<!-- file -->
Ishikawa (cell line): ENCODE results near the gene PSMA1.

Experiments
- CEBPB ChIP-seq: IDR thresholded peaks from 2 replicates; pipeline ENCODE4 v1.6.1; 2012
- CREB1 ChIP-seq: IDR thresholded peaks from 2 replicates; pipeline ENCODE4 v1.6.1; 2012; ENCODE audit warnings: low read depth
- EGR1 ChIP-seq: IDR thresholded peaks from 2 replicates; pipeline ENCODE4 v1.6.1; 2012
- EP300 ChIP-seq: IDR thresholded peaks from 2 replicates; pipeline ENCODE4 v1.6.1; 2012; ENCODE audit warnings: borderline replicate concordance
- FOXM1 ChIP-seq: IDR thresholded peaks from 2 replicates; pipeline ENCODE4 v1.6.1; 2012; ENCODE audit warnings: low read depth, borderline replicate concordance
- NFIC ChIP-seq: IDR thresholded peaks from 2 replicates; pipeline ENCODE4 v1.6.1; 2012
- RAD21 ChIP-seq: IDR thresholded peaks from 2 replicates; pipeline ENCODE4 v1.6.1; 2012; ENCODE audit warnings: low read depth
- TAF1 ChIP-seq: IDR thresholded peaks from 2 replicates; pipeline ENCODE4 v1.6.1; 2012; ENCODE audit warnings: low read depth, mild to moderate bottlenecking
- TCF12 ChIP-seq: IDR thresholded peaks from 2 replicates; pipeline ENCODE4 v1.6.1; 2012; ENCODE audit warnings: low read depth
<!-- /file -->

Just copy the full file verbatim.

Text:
Ishikawa (cell line): ENCODE results near the gene PSMA1.

Experiments
- CEBPB ChIP-seq: IDR thresholded peaks from 2 replicates; pipeline ENCODE4 v1.6.1; 2012
- CREB1 ChIP-seq: IDR thresholded peaks from 2 replicates; pipeline ENCODE4 v1.6.1; 2012; ENCODE audit warnings: low read depth
- EGR1 ChIP-seq: IDR thresholded peaks from 2 replicates; pipeline ENCODE4 v1.6.1; 2012
- EP300 ChIP-seq: IDR thresholded peaks from 2 replicates; pipeline ENCODE4 v1.6.1; 2012; ENCODE audit warnings: borderline replicate concordance
- FOXM1 ChIP-seq: IDR thresholded peaks from 2 replicates; pipeline ENCODE4 v1.6.1; 2012; ENCODE audit warnings: low read depth, borderline replicate concordance
- NFIC ChIP-seq: IDR thresholded peaks from 2 replicates; pipeline ENCODE4 v1.6.1; 2012
- RAD21 ChIP-seq: IDR thresholded peaks from 2 replicates; pipeline ENCODE4 v1.6.1; 2012; ENCODE audit warnings: low read depth
- TAF1 ChIP-seq: IDR thresholded peaks from 2 replicates; pipeline ENCODE4 v1.6.1; 2012; ENCODE audit warnings: low read depth, mild to moderate bottlenecking
- TCF12 ChIP-seq: IDR thresholded peaks from 2 replicates; pipeline ENCODE4 v1.6.1; 2012; ENCODE audit warnings: low read depth